Peritonitis is a common cause of hospitalisation and death among patients undergoing peritoneal dialysis. Periodic retraining is recommended to prevent peritonitis, especially in older adults.
We evaluated the effectiveness of a retraining programme for reducing peritonitis and exit site infection rates in older adults on peritoneal dialysis. The cost-benefit ratio was also calculated.
A two-arm prospective randomised controlled trial.
One hundred and thirty patients aged 55 years or older were recruited. Participants were randomly assigned to the intervention or control group. While both groups received usual care, the intervention group received a retraining programme (a knowledge and practical assessment and a one-on-one retraining session) 90 days after starting home-based continuous ambulatory peritoneal dialysis therapy.
The outcomes included peritonitis rate, exit site infection rate and direct medical costs at 180, 270, and 360 days after starting home-based continuous ambulatory peritoneal dialysis therapy.
No significant differences were found in the baseline characteristics between groups. The peritonitis rates were 0.11 episodes per patient-year in the intervention group versus 0.13 in the control group. The incidence of exit site infection was 20.0% in the intervention group and 12.3% in the control group. The cost-benefit ratio of retraining was 1:9.6. None of the results were statistically significant.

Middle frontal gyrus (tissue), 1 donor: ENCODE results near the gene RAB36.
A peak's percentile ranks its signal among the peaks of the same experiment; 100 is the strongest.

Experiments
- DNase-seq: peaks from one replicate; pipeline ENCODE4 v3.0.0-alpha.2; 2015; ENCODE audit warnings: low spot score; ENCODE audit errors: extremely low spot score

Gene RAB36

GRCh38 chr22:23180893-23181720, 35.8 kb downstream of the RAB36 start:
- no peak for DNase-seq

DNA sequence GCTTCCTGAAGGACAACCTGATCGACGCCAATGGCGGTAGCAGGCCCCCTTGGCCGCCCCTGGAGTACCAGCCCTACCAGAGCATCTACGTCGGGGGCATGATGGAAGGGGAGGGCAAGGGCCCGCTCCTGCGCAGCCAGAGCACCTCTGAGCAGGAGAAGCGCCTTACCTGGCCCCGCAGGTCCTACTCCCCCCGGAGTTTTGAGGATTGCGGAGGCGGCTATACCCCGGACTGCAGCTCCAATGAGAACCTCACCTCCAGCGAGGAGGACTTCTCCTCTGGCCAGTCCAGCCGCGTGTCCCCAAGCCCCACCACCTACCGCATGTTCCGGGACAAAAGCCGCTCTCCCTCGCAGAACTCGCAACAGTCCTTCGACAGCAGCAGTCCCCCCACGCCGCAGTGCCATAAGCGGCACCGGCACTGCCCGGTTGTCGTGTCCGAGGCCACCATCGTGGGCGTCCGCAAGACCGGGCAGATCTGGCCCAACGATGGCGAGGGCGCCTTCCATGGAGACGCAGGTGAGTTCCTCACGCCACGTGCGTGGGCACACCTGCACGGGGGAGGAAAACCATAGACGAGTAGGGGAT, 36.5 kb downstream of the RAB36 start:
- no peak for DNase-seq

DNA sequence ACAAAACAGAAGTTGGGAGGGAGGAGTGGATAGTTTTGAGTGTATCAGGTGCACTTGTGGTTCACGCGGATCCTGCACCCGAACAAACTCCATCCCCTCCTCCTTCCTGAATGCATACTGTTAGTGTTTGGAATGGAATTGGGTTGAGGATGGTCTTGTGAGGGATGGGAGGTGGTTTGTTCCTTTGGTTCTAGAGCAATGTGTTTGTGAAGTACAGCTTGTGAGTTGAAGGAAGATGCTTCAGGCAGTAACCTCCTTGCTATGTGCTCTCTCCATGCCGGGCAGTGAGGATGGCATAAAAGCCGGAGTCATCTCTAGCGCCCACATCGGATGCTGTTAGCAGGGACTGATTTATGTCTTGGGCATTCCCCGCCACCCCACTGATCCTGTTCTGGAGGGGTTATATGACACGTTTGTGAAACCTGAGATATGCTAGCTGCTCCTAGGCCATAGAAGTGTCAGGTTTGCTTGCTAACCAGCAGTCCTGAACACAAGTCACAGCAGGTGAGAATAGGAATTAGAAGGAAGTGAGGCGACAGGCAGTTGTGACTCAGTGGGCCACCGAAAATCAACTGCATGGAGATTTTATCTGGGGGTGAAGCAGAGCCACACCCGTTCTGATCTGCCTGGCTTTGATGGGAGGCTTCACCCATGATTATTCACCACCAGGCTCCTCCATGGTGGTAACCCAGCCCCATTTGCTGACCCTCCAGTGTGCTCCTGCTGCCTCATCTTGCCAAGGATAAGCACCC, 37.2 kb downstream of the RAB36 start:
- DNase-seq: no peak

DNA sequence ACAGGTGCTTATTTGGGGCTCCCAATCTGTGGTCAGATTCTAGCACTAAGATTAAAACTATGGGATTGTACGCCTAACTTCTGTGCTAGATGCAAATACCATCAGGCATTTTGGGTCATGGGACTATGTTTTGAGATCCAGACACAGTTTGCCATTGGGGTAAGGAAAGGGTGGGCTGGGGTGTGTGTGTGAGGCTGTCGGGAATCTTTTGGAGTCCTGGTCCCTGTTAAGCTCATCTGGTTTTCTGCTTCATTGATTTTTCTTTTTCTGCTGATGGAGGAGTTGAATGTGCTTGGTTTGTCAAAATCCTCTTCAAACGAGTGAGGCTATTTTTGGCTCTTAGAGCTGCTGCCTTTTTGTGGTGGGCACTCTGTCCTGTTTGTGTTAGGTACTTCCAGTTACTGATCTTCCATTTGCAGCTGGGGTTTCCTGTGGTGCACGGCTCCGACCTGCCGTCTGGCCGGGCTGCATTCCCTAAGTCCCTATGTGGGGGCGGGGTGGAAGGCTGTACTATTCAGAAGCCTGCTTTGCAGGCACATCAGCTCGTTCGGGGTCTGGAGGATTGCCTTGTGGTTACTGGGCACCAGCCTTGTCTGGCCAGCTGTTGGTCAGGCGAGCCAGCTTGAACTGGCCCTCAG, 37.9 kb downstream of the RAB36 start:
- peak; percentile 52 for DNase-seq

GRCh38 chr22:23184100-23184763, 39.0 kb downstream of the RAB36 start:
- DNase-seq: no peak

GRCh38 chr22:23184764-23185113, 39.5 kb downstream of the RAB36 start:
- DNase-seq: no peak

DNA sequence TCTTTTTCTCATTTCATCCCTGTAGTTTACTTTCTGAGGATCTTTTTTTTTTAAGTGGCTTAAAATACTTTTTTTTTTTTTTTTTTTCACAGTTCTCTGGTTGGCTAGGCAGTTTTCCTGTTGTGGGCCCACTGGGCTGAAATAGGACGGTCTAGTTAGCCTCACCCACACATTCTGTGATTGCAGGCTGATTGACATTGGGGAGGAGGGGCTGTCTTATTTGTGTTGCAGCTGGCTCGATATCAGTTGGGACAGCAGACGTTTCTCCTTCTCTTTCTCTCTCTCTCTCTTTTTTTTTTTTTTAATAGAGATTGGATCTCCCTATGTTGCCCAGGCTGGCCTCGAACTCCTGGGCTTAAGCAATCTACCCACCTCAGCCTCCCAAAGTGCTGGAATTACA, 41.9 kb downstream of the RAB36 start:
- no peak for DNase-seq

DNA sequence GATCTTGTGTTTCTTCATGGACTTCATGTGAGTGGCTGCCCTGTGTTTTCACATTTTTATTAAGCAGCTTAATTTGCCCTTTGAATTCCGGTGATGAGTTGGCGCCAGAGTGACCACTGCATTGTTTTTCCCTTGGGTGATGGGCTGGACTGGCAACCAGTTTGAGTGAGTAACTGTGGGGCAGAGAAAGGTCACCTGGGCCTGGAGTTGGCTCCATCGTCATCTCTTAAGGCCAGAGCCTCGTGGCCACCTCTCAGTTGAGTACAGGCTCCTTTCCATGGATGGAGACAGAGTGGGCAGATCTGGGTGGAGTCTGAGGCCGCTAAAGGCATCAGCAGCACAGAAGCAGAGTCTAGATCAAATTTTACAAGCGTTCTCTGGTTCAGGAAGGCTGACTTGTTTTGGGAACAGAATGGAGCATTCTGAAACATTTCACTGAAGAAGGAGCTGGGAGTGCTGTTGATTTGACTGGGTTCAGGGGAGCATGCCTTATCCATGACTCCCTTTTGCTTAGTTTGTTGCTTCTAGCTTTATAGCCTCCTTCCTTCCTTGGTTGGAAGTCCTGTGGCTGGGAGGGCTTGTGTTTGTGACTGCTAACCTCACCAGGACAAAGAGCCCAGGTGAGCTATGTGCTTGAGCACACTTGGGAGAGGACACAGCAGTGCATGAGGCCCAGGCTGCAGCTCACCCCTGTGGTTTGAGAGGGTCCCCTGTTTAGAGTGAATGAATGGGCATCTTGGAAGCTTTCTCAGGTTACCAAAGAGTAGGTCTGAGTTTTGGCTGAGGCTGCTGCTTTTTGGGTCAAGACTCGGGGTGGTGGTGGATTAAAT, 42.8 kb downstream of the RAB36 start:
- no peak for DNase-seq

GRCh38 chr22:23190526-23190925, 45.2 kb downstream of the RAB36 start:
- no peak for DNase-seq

The absence of statistical significance may be partly explained by the premature termination of the study. Large-scale multi-centre trials are warranted to examine the effectiveness of retraining. The timing and long-term effects of retraining also need to be examined.

© 2022 European Dialysis and Transplant Nurses Association/European Renal Care Association.